On the other hand it seems to me that this is something that members of PR could take real pride in making happen. Even a third of the money needed would be a huge help. What I think would be particularly helpful would be for people to commit themselves to a small sum on a rolling annual basis - because it is a rolling annual basis that is needed. In a year or so someone like Wellcome may pick up the tab but money is not going to go to waste.

    I think people may not realise just how impressive the achievement of the LSHTM team is - chiefly the hard work of Luis Nacul, Eliana Lacerda and Caroline Kingdom. Amazingly, the ME Biobank seems to be the largest disease specific Biobank in the entire UCL/RFH facility. This is state of the art biobanking. The cohort of patients is based on community sourcing so is as close to a population based cohort as is likely to be feasible. If samples are used by researchers to replicate testing of any particular hypothesis this has the huge advantage that the samples have been collected in a way that will have no bias relating to that particular hypothesis. Good sample collection is often the most time consuming part of research. Now researchers have samples ready and waiting.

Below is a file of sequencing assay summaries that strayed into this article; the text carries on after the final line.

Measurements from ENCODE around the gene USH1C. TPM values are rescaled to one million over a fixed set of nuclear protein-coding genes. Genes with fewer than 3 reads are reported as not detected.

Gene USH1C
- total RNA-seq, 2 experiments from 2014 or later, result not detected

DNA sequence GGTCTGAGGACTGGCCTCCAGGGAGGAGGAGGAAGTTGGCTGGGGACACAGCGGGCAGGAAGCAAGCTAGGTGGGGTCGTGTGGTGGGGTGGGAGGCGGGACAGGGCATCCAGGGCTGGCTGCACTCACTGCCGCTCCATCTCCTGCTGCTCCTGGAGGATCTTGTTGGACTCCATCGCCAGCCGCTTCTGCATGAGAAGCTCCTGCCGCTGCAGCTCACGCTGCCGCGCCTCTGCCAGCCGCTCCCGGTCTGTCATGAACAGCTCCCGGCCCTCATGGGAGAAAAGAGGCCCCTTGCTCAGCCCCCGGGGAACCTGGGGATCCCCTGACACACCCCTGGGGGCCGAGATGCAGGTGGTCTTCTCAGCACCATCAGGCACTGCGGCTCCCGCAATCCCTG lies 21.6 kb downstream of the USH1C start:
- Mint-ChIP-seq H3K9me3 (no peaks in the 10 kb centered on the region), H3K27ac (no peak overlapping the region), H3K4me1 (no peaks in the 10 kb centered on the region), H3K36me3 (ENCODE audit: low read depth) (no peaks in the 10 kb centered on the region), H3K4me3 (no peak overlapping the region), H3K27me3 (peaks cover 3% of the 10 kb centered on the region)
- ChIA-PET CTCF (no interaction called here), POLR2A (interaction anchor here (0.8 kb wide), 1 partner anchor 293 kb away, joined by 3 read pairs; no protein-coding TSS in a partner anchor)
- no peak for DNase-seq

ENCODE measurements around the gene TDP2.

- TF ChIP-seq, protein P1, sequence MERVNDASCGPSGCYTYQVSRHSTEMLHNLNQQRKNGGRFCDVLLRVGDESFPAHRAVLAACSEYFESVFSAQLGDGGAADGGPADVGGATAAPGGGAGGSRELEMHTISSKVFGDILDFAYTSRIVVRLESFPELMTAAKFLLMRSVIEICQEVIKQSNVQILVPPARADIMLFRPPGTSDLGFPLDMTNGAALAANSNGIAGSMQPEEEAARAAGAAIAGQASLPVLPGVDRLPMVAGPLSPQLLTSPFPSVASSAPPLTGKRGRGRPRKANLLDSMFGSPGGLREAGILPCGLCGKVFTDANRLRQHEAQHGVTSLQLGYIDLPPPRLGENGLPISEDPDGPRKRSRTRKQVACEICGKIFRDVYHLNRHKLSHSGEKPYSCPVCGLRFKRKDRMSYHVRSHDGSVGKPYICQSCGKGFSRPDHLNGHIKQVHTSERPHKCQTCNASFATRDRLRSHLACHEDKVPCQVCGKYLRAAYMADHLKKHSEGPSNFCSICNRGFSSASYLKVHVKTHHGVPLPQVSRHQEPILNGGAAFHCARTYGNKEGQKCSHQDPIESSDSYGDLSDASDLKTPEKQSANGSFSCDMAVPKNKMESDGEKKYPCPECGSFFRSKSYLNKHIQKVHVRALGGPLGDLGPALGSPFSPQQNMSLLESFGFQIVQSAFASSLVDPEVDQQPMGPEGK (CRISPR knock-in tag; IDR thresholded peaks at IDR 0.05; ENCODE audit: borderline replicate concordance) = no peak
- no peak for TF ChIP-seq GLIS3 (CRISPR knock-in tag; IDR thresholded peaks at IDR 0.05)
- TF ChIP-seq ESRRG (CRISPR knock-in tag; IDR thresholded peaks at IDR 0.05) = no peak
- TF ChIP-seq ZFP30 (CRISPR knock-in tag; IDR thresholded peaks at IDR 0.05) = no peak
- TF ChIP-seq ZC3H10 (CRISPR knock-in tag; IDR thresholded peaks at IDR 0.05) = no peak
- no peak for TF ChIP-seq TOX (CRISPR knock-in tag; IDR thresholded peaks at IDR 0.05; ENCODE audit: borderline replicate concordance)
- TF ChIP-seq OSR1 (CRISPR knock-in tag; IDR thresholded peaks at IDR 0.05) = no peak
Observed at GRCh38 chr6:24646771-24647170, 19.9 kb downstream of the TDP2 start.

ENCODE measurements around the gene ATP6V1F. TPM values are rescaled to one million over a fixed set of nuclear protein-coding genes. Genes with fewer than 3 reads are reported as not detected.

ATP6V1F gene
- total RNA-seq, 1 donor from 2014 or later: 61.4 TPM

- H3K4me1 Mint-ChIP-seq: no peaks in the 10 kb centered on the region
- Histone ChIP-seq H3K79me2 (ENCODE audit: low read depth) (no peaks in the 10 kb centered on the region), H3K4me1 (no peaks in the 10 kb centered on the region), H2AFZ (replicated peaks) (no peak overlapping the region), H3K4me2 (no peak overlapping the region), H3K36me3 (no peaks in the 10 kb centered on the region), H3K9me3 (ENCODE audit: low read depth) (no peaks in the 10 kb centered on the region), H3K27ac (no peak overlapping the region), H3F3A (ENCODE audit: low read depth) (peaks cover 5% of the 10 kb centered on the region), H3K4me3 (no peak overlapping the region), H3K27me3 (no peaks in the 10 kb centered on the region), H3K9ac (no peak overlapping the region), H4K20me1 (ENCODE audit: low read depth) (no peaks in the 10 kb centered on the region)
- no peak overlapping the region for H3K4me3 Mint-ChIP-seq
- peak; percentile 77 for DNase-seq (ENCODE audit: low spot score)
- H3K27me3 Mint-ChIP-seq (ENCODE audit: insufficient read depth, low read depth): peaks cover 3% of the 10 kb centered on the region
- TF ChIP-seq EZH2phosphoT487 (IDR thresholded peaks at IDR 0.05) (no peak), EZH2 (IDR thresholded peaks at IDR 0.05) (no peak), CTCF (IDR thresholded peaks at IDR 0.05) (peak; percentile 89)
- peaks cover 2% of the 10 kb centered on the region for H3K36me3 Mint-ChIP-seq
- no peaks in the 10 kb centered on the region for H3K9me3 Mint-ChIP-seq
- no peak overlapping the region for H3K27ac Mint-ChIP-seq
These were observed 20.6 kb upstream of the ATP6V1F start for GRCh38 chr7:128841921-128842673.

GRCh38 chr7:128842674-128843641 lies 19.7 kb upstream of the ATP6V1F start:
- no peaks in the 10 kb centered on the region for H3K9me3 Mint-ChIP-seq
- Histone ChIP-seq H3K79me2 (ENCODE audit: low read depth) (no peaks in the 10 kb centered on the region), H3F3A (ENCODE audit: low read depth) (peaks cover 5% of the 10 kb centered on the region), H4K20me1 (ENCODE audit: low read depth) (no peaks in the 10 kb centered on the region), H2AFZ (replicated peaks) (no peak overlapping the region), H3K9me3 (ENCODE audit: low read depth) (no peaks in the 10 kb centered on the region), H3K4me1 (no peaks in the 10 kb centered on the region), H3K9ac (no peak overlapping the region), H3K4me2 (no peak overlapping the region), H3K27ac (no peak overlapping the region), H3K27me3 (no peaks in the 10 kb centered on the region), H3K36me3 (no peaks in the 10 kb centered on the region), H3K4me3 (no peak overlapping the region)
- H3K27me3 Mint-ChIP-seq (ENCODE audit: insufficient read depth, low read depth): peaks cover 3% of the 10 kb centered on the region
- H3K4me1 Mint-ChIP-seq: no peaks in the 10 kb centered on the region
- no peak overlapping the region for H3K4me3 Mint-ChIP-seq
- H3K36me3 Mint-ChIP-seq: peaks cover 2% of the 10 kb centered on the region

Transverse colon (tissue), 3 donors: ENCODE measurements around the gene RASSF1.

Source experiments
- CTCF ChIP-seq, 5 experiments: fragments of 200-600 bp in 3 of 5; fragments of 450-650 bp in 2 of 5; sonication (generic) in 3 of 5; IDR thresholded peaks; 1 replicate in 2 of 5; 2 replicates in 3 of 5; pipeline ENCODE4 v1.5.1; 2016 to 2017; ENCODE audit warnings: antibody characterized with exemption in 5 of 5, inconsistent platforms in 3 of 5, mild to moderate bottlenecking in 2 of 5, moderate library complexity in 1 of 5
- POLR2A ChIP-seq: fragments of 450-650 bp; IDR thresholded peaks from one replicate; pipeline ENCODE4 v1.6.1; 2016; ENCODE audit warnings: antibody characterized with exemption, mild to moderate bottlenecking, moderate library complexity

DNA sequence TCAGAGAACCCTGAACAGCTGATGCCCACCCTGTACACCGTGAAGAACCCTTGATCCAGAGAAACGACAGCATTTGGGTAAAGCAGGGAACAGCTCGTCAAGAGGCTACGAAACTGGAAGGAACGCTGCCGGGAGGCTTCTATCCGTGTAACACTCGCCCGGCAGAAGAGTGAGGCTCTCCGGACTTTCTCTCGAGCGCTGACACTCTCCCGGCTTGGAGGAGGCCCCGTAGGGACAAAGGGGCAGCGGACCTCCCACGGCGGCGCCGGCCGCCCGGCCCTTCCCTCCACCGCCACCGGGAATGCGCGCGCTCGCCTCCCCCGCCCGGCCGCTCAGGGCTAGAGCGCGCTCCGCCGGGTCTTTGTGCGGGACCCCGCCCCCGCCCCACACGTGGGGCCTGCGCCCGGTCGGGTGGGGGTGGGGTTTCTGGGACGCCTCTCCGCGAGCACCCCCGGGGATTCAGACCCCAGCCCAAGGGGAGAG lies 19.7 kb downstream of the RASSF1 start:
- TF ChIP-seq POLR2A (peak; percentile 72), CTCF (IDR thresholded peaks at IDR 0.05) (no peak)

I could not actually see the news on the CureME website yet but it should be up there today. If people want to indicate their appreciation of hard work on their behalf what could be better than going to the website and signing up for a small (or large!) donation on an annual basis? I think the set up is already there. And if one or two charities can chip in I see no reason why the Biobank should not have infrastructure assured by Christmas. Then the international research community will have the resource base it needs.